The following is a brief exercise to aid you in “re-collection” that is simply called “palms down, palms up.” Begin by placing your palms down as a symbolic indication of your desire to turn over any concerns you may have to God. Inwardly you may pray, “Lord, I give to you my anger toward John. I release my fear of my dentist appointment this morning. I surrender my anxiety over not having enough money to pay the bills this month. I release my frustration over trying to find a baby-sitter for tonight.” Whatever it is that weighs on your mind or is a concern to you, just say, “palms down.” Release it. You may even feel a certain sense of release in your hands. After several moments of surrender, turn your palms up as a symbol of your desire to receive from the Lord. Perhaps you will pray silently: “Lord, I would like to receive your divine love for John, your peace about the dentist appointment, your patience, your joy.” Whatever you need, you say, “palms up.” Having centered down, spend the remaining moments in complete silence. Do not ask for anything. Allow the Lord to commune with you, to love you. If impressions or directions come, fine; if not, fine.


A third kind of contemplative prayer is meditation upon the creation. Now, this is no infantile pantheism, but a majestic monotheism in which the great Creator of the universe shows us something of his glory through his creation. The heavens do indeed declare the glory of God and the firmament does show forth his handiwork (Ps. 19:1). Evelyn Underhill recommends, “…begin with that first form of contemplation which the old mystics sometimes called ‘the discovery of God in his creatures!’”26

So give your attention to the created order. Look at the trees, really look at them. Take a flower and allow its beauty and symmetry to sink deep into your mind and heart. Listen to the birds—they are the messengers of God. Watch the little creatures that creep upon the earth. These are humble acts, to be sure, but sometimes God reaches us profoundly in these simple ways if we will quiet ourselves to listen.

There is a fourth form of meditation that is in some ways quite the opposite of the one just given. It is to meditate upon the events of our time and to seek to perceive their significance. We have a spiritual obligation to penetrate the inner meaning of events, not to gain power but to gain prophetic perspective. Thomas Merton writes that the person “…who has meditated on the Passion of Christ but has not meditated on the extermination camps of Dachau and Auschwitz has not yet fully entered into the experience of Christianity in our time.”27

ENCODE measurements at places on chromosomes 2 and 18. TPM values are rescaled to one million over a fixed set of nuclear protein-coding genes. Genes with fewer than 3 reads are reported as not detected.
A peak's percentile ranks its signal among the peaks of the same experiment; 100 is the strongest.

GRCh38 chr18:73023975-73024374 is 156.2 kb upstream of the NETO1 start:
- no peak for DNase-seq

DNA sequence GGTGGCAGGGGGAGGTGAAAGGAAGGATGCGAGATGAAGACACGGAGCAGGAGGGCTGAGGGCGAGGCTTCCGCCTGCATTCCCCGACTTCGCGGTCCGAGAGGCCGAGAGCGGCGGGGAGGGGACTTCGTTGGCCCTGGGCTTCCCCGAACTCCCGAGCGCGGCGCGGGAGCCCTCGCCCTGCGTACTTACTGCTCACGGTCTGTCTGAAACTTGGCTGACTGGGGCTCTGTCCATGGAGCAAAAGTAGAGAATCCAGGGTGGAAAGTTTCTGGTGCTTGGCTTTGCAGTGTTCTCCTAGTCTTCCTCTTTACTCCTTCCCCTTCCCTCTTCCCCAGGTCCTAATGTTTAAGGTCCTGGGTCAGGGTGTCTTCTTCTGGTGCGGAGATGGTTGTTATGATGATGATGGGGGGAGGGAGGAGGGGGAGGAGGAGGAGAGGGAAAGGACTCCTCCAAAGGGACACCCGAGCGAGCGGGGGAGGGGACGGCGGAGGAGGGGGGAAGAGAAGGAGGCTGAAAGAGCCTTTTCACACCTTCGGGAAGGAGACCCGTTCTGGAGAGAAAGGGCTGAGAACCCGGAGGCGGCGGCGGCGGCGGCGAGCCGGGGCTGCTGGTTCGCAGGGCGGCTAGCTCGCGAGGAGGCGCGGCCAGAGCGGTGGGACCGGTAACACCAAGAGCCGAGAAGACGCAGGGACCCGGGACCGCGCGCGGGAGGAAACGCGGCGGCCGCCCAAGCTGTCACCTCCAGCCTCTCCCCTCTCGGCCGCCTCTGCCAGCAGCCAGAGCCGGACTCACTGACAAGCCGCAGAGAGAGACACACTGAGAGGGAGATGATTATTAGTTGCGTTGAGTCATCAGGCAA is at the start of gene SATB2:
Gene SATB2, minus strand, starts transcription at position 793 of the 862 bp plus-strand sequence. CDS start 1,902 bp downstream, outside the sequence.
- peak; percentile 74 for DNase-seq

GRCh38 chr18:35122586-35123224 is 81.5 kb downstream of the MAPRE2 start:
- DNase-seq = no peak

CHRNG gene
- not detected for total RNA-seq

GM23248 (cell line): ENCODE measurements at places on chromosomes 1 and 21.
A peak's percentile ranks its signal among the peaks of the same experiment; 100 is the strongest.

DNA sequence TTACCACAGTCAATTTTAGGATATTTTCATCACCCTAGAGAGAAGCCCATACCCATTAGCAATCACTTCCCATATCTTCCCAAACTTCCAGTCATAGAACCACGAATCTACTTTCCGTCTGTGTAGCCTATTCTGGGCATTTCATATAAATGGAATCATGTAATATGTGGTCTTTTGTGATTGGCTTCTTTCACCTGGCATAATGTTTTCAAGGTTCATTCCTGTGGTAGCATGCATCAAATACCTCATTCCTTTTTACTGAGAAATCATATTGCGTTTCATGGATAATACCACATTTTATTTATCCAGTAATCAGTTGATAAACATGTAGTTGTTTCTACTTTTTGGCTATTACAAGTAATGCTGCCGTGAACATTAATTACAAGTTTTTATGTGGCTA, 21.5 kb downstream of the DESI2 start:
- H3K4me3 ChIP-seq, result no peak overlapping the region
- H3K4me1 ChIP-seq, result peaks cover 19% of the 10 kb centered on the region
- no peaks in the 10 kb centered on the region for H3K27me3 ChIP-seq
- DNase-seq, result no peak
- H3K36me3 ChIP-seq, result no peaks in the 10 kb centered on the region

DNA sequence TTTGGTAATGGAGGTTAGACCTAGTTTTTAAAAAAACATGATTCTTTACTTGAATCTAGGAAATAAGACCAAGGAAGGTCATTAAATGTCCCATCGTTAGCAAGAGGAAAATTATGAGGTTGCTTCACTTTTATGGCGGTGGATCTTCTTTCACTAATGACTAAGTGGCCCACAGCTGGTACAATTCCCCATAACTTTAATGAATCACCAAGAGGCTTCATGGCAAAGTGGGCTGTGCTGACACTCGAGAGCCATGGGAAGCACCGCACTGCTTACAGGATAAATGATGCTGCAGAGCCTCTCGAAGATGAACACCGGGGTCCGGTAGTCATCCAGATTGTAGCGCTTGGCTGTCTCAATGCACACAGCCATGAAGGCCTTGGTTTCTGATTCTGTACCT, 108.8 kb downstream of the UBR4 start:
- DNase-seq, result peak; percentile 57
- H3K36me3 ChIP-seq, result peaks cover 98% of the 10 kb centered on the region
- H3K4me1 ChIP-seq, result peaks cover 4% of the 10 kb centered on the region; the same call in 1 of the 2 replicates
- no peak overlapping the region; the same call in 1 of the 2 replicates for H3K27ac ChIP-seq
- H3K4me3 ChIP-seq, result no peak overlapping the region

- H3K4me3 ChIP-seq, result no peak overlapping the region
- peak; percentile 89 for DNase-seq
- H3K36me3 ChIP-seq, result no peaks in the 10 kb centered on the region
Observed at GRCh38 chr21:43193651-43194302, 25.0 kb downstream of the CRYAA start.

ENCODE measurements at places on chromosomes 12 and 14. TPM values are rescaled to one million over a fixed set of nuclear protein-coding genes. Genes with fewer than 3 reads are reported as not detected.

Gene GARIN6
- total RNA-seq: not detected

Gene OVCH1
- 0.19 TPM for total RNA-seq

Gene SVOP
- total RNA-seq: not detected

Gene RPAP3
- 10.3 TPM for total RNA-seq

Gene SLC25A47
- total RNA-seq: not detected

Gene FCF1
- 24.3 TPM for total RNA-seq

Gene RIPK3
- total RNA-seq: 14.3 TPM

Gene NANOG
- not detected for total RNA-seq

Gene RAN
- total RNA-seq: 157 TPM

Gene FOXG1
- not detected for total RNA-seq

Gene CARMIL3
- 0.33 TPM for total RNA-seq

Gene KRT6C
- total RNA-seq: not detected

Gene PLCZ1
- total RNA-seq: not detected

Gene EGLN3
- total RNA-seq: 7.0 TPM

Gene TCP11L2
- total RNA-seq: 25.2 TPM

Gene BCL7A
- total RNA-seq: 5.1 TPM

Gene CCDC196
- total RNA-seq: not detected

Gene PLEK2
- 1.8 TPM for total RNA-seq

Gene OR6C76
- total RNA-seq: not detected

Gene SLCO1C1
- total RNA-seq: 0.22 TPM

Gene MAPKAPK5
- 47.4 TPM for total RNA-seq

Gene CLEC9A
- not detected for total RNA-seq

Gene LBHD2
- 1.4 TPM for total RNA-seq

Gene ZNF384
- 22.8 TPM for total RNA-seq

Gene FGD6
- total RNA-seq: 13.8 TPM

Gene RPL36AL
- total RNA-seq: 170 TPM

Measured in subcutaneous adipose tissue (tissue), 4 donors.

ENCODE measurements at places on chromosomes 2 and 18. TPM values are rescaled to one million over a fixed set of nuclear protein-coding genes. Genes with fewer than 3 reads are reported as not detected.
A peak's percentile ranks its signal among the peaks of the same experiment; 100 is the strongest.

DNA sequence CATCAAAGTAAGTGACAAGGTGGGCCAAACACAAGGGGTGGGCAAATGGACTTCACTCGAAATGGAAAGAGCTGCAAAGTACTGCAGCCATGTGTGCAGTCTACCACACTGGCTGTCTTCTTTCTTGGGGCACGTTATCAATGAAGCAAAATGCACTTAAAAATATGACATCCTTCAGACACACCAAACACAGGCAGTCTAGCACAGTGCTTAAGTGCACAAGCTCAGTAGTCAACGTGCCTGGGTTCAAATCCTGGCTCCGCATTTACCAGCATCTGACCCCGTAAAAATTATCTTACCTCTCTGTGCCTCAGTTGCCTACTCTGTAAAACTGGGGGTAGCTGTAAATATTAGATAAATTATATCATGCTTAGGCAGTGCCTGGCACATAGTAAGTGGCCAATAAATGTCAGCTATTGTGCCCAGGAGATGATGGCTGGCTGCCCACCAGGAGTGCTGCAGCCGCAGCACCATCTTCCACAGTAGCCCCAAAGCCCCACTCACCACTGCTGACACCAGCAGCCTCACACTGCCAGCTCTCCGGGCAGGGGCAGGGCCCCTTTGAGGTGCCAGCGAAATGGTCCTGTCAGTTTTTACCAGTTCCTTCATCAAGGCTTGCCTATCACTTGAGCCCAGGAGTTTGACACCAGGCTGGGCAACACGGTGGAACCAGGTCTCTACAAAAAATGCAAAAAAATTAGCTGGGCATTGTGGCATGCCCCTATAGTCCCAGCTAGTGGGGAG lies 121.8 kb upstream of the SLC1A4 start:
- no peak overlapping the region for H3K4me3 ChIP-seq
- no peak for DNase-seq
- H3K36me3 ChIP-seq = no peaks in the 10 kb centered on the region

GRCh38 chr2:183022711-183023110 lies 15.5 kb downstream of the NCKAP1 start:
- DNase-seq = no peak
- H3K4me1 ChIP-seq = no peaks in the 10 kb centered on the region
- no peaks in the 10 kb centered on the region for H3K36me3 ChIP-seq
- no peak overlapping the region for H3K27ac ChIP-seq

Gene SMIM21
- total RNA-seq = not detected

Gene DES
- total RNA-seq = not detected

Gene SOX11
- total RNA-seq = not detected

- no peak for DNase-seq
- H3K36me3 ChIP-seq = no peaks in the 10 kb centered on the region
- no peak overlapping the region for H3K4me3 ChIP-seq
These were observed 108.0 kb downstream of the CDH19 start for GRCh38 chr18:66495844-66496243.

This form of meditation is best accomplished with the Bible in one hand and the newspaper in the other! You must not, however, be controlled by the absurd political clichés and propaganda fed us today. Actually, newspapers are generally far too shallow and slanted to be of much help. We would do well to hold the events of our time before God and ask for prophetic insight to discern where these things lead. Further, we should ask for guidance for anything we personally should be doing to be salt and light in our decaying and dark world.

You must not be discouraged if in the beginning your meditations have little meaning to you. There is a progression in the spiritual life, and it is wise to have some experience with lesser peaks before trying to tackle the Mt. Everest of the soul. So be patient with yourself. Besides, you are learning a discipline for which you have received no training. Nor does our culture encourage you to develop these skills. You will be going against the tide, but take heart; your task is of immense worth.

There are many other aspects of the Discipline of meditation that could be profitably considered.* However, meditation is not a single act, nor can it be completed the way one completes the building of a chair. It is a way of life. You will be constantly learning and growing as you plumb the inner depths.